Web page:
Trending Sources

Facebook Platform

Tony Karrer

Stephen Downes picked up my post on Facebook As a Learning Platform. He commented: To be clear, I do not think that Facebook itself is really a learning environment. All of that said, Facebook is surprising me in terms of how well it works as a platform. Something like the social network operating system , maybe.

Edge Perspectives with John Hagel: Complacency and Web 2.0

John Hagel

and ads) with Elgg (open source with Web 2.0 link] Posted by: Fabio Masetti | May 19, 2007 at 05:47 PM What are mashups for anyway?

Too Many Social Networks?

Tony Karrer

I have a personal page, just like my daughter's Facebook page. If you watched the Brandon Hall network fail or have participated in Elgg then it shouldn't really come as much of a surprise that all of the recent Ning networks are going to get a similar reaction as David's. I guess I'm a real digital recluse. Nothing new there.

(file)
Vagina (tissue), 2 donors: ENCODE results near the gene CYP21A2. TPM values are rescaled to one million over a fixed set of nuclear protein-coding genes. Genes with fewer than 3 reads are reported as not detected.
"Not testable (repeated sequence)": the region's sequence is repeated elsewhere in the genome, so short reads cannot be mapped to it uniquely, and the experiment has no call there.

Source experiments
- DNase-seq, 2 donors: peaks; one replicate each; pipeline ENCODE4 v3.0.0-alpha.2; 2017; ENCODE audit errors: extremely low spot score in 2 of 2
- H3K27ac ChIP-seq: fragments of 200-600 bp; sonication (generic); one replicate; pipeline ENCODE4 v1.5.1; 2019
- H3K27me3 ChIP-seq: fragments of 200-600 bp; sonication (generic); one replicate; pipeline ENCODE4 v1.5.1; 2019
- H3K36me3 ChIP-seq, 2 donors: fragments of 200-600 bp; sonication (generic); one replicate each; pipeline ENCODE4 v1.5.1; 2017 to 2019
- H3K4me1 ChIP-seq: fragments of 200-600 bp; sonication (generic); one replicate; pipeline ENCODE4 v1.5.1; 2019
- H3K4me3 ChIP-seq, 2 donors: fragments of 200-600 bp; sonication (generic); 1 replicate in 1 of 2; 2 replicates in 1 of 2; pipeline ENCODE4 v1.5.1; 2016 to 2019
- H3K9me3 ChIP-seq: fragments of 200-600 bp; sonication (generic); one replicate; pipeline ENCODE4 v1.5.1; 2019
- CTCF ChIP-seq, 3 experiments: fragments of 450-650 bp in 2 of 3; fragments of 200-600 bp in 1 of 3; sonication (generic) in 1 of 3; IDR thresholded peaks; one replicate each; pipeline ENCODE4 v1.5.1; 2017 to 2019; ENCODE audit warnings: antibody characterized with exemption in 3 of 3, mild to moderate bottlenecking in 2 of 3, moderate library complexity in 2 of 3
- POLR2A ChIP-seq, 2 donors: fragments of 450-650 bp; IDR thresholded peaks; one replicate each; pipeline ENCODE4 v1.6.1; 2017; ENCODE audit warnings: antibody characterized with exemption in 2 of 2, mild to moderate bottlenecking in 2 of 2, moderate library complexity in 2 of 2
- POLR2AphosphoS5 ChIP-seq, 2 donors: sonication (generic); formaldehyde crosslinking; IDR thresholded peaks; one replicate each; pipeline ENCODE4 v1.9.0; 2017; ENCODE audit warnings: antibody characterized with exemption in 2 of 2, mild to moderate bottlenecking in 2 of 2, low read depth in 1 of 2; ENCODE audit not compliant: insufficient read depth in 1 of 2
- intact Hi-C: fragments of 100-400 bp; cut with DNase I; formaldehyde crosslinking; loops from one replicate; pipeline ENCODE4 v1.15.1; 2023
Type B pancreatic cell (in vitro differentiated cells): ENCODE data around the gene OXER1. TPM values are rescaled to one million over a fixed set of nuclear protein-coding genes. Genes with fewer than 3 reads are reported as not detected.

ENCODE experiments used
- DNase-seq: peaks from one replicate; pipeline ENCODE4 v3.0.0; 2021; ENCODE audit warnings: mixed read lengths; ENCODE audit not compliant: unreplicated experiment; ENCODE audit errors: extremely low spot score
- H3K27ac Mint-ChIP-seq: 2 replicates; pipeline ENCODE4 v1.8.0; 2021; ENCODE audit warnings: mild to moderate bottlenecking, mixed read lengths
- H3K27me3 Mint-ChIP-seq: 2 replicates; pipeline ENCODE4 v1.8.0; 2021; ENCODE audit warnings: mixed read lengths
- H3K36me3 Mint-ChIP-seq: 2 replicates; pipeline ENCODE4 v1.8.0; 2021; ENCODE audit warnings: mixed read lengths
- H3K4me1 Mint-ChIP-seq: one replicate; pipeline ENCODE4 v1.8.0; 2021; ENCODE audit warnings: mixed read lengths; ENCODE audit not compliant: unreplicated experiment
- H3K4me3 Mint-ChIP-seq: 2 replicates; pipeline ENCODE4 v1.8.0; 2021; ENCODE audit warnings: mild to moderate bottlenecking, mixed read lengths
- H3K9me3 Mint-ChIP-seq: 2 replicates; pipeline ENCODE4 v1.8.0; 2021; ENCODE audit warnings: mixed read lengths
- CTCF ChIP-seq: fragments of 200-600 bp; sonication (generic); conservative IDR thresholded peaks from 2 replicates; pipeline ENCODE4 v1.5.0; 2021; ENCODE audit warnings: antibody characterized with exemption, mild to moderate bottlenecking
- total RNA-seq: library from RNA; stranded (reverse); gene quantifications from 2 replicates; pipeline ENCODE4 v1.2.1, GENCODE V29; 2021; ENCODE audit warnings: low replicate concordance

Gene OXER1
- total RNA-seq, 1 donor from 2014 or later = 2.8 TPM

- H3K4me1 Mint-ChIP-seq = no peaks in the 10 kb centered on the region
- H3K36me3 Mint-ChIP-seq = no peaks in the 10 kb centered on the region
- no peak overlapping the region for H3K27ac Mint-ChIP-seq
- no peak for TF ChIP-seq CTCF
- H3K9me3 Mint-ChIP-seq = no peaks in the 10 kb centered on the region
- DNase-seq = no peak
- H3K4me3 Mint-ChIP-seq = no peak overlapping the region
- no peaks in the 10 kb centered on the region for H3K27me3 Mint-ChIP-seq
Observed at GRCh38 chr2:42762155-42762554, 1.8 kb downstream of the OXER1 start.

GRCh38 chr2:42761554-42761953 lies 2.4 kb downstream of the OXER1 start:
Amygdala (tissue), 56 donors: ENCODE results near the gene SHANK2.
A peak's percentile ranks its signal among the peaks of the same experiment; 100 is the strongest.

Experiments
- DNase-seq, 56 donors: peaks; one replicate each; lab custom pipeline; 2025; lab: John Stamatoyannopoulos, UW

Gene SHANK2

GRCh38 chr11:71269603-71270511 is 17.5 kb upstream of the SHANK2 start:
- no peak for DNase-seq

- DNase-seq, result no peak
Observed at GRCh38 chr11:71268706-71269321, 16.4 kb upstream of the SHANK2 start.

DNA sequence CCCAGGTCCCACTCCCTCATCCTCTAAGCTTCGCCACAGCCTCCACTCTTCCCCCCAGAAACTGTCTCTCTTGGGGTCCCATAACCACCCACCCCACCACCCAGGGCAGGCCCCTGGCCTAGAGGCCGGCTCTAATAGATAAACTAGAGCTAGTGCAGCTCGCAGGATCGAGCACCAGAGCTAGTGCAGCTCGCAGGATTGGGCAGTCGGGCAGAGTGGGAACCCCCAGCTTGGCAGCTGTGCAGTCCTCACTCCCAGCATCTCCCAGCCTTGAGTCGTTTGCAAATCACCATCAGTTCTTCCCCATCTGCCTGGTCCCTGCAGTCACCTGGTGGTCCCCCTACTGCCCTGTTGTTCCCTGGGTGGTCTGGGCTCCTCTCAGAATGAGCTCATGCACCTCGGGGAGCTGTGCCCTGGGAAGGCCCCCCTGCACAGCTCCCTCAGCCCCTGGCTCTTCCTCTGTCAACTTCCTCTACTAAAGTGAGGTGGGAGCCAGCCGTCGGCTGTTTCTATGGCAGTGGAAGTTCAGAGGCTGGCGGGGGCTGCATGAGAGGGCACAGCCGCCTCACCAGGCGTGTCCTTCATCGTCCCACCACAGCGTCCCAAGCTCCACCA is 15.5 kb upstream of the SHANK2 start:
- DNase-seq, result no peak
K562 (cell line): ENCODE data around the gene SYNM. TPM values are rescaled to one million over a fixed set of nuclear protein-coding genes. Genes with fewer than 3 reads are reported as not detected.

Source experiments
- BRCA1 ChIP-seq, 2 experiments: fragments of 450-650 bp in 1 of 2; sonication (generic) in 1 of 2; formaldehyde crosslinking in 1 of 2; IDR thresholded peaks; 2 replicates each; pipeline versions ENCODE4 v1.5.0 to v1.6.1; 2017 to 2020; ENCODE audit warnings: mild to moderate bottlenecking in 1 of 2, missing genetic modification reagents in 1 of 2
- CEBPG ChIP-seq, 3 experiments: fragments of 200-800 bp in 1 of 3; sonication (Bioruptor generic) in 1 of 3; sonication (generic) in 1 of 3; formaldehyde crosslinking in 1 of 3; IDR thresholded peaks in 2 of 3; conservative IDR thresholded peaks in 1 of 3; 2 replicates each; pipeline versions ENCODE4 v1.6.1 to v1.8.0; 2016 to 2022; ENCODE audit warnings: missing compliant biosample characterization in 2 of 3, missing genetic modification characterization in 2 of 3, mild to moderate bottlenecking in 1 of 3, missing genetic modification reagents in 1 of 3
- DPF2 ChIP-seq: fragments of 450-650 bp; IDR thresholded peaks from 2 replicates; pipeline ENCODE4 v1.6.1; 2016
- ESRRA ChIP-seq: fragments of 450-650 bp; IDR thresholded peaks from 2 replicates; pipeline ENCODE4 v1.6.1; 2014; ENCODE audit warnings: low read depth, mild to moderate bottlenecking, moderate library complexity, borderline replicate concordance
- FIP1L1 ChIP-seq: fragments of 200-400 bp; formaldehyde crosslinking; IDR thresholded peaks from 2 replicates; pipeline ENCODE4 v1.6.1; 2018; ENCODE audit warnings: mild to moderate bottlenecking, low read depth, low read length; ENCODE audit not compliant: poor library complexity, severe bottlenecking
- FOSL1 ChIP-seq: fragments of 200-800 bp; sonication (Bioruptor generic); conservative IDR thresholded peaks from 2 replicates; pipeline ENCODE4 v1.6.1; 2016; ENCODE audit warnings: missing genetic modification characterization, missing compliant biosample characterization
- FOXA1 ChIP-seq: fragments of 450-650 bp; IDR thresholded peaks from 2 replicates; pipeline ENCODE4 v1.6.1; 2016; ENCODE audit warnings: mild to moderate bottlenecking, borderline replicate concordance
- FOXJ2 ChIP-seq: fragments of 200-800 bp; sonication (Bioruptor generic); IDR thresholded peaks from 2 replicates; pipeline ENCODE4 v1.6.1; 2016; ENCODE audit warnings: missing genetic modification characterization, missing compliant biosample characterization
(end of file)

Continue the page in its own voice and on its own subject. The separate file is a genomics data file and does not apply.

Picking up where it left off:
Making Software, Making Money

Stephen Downes: Half an Hour

The project to which he refers, of course, is ELGG. It was crowded even when ELGG launched. Here's the question to ask: would ELGG have had any measure of success had it been subscription-based software? As open source software goes, ELGG is almost unique in its intent to create a revenue stream for its producer. Why not?

Stager, Logo and Web 2.0

Stephen Downes: Half an Hour

Moodle and Elgg , for example, adopt explicitly Constructivist theories to inform their design and development. Schools may be blocking access to Skype, weblogs, Facebook, and the rest - but in so doing are only pushing themselves closer to irrelevance. Gary Stager offers an impressive assessment of the use of Web 2.-0 movement. world.